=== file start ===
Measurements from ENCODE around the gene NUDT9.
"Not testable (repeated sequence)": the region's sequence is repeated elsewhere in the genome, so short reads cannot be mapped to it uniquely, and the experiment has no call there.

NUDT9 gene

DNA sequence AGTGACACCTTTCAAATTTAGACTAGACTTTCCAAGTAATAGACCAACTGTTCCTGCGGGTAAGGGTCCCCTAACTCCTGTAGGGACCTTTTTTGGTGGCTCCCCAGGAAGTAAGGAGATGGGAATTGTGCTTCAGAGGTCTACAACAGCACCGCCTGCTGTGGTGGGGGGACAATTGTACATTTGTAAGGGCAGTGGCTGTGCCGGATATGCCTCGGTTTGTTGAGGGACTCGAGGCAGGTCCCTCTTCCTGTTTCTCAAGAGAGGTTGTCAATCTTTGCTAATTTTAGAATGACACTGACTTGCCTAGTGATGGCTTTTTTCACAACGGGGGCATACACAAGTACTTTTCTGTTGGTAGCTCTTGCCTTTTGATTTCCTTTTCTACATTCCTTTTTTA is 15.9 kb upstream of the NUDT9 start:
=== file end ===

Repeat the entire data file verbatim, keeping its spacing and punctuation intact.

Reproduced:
Measurements from ENCODE around the gene NUDT9.
"Not testable (repeated sequence)": the region's sequence is repeated elsewhere in the genome, so short reads cannot be mapped to it uniquely, and the experiment has no call there.

NUDT9 gene

DNA sequence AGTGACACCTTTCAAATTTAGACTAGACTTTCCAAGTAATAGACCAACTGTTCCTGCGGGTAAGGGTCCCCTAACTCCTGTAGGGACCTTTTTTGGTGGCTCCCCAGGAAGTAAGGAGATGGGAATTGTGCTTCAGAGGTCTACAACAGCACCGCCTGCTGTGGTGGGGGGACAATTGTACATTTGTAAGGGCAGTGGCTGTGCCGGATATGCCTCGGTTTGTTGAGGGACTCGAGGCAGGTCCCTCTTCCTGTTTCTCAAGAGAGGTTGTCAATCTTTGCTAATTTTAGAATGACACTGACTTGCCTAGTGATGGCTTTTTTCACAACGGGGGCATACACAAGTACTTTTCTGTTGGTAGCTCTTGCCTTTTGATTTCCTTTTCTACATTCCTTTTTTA is 15.9 kb upstream of the NUDT9 start: